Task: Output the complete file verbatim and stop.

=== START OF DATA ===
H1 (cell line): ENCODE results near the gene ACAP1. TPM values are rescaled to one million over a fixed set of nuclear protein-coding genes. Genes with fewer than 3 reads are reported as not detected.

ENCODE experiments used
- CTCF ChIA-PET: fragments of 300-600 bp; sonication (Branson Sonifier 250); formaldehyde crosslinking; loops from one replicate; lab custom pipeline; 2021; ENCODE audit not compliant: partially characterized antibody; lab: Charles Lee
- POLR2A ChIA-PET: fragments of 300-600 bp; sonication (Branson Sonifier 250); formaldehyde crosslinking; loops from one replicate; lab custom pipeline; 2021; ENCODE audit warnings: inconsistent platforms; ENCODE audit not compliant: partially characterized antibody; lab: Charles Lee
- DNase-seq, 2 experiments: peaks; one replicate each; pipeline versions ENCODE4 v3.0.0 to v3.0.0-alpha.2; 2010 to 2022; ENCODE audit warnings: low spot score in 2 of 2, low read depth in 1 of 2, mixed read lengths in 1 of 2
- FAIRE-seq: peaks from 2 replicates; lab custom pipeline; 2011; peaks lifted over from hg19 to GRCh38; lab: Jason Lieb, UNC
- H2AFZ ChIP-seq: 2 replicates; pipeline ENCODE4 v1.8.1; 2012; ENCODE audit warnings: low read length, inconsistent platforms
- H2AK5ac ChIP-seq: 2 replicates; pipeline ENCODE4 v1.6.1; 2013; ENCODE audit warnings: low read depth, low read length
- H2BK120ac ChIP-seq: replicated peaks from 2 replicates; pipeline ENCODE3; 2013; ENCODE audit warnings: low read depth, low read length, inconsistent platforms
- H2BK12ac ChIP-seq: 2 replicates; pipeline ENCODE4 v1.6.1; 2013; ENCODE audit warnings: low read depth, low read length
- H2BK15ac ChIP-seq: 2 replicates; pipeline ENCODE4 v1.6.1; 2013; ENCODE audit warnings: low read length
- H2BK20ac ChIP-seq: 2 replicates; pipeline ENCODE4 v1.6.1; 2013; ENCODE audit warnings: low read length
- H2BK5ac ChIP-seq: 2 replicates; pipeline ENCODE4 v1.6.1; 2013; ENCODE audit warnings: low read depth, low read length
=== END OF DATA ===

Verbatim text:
H1 (cell line): ENCODE results near the gene ACAP1. TPM values are rescaled to one million over a fixed set of nuclear protein-coding genes. Genes with fewer than 3 reads are reported as not detected.

ENCODE experiments used
- CTCF ChIA-PET: fragments of 300-600 bp; sonication (Branson Sonifier 250); formaldehyde crosslinking; loops from one replicate; lab custom pipeline; 2021; ENCODE audit not compliant: partially characterized antibody; lab: Charles Lee
- POLR2A ChIA-PET: fragments of 300-600 bp; sonication (Branson Sonifier 250); formaldehyde crosslinking; loops from one replicate; lab custom pipeline; 2021; ENCODE audit warnings: inconsistent platforms; ENCODE audit not compliant: partially characterized antibody; lab: Charles Lee
- DNase-seq, 2 experiments: peaks; one replicate each; pipeline versions ENCODE4 v3.0.0 to v3.0.0-alpha.2; 2010 to 2022; ENCODE audit warnings: low spot score in 2 of 2, low read depth in 1 of 2, mixed read lengths in 1 of 2
- FAIRE-seq: peaks from 2 replicates; lab custom pipeline; 2011; peaks lifted over from hg19 to GRCh38; lab: Jason Lieb, UNC
- H2AFZ ChIP-seq: 2 replicates; pipeline ENCODE4 v1.8.1; 2012; ENCODE audit warnings: low read length, inconsistent platforms
- H2AK5ac ChIP-seq: 2 replicates; pipeline ENCODE4 v1.6.1; 2013; ENCODE audit warnings: low read depth, low read length
- H2BK120ac ChIP-seq: replicated peaks from 2 replicates; pipeline ENCODE3; 2013; ENCODE audit warnings: low read depth, low read length, inconsistent platforms
- H2BK12ac ChIP-seq: 2 replicates; pipeline ENCODE4 v1.6.1; 2013; ENCODE audit warnings: low read depth, low read length
- H2BK15ac ChIP-seq: 2 replicates; pipeline ENCODE4 v1.6.1; 2013; ENCODE audit warnings: low read length
- H2BK20ac ChIP-seq: 2 replicates; pipeline ENCODE4 v1.6.1; 2013; ENCODE audit warnings: low read length
- H2BK5ac ChIP-seq: 2 replicates; pipeline ENCODE4 v1.6.1; 2013; ENCODE audit warnings: low read depth, low read length